Turns out living animals aren’t the only ones with internal clocks. Plants also have them and they’re driven by sugar!
Everyone dies, but what do we do with those bodies? In this episode of SciShow, Hank explores the various options, from mummification to liquefaction, and everything in between.
The UN has announced it’s undertaking the effort to protect the planet from killer asteroids. Trace explains what their plan is if a giant space rock sets it’s sights on Earth.
Antarctica’s sea ice is creeping further out in the ocean! New data from a Japanese satellite shows that sea ice surrounding the southern continent in late September reached out over 7.51 million square miles (19.47 million square kilometers).
How did life on Earth originally develop from random organic compounds into living, evolving cells? It may have relied on impacts by enormous meteorites and comets — the same sort of catastrophic events that helped bring an end to the dinosaurs’ reign 65 million years ago. In fact, ancient impact craters might be precisely where life was able to develop on an otherwise hostile primordial Earth.
Jem investigates the controversial science of fracking, blamed for creating an earthquake in Lancashire. Subscribe to the BBC Worldwide channel: http://www.youtube.com/user/BBCWorldwide?feature=watch BBC Worldwide Channel: http://www.youtube.com/BBCWorldwide Bang Goes The Theory, investigating the science behind the headlines and making sense of the everyday issues that matter to us all.
Short for Rapid Scatterometer, ISS-RapidScat will monitor ocean winds from the vantage point of the space station. It will join a handful of other satellite scatterometer missions that make essential measurements used to support weather and marine forecasting, including the tracking of storms and hurricanes. It will also help improve our understanding of how interactions between Earth’s ocean and atmosphere influence our climate.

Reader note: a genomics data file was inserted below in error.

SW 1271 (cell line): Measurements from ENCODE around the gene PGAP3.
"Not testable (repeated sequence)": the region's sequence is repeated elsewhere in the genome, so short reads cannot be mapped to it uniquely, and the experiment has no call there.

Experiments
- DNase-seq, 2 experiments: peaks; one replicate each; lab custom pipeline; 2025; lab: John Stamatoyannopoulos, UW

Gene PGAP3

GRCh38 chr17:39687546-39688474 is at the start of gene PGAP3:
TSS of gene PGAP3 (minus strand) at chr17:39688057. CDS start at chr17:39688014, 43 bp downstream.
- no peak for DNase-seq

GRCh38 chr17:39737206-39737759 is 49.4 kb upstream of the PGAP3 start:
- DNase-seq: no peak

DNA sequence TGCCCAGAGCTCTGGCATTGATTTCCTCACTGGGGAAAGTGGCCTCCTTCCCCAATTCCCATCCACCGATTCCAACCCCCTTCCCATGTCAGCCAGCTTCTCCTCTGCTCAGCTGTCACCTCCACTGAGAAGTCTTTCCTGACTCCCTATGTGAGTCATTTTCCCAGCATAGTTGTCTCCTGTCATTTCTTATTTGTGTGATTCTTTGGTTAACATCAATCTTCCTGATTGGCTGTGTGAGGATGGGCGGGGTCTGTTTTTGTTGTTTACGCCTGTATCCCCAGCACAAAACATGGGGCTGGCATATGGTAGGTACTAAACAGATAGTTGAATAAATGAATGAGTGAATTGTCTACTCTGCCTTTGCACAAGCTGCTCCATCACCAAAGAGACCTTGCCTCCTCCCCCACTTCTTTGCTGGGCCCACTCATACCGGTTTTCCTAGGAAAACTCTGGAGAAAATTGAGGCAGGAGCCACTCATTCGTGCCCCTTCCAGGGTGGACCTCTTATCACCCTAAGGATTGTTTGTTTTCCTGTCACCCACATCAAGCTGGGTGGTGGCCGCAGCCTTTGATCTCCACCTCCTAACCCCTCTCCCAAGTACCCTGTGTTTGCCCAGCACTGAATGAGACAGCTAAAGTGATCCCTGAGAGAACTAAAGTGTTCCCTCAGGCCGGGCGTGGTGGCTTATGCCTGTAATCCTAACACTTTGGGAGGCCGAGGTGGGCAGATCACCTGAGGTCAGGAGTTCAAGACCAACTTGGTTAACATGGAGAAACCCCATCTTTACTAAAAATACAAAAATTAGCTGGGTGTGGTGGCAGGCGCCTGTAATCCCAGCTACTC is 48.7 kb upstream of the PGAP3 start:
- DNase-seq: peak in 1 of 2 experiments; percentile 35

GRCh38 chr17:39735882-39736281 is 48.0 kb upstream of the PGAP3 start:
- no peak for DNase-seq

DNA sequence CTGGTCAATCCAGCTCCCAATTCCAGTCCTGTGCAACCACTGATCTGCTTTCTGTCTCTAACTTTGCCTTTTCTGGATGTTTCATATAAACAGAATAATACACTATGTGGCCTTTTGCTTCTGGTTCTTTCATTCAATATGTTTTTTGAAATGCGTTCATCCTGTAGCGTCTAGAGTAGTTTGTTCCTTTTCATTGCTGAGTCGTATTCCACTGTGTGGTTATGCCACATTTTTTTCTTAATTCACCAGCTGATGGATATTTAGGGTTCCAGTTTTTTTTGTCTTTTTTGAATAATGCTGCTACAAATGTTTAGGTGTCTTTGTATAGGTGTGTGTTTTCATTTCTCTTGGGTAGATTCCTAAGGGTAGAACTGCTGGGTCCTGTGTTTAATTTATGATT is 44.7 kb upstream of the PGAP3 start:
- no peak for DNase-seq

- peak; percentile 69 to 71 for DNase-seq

An undated handout photo taken by Conrad Hoskin of James Cook University Queensland and released on October 28, 2013 shows a boulder-dwelling frog on a rock on the rugged Cape Melville mountain range, northeastern Australia’s Cape York Peninsula. (AFP Photo/JCUQ) A remote mountain range in northern Australia just gave the world three new species […]
World’s first Intercontinental underwater tunnel, a sub-sea passage for trains, opens in Bosphorus, Turkey. It will link Istanbul’s European and Asian sides.
Speak about destruction. A comet slammed into Earth’s atmosphere 28 million years ago and basically killed everything with fire below, leaving a huge deposit of yellow silica glass in its wake, a team of astronomers say.
All 250,000 NYC street lights will be replaced with energy-efficient LEDs, in the largest LED retrofit in the U.S. The $79 million project would save the city $6 million in energy costs and $8 million in maintenance per year.
Dr Steve Rintoul, Dr John Church and Dr Pep Canadell of CSIRO discuss our climate science research to understand how and why the Earth system is warming.
Man-made ozone hole near the South Pole shrinks according to scientists because of the warm upper air this September and October.
Scientists found gold in leaves of Eucalyptus trees in the Kalgoorlie region of Western Australia. Gold particles are from the earth via their root system and depositing it their leaves and branches.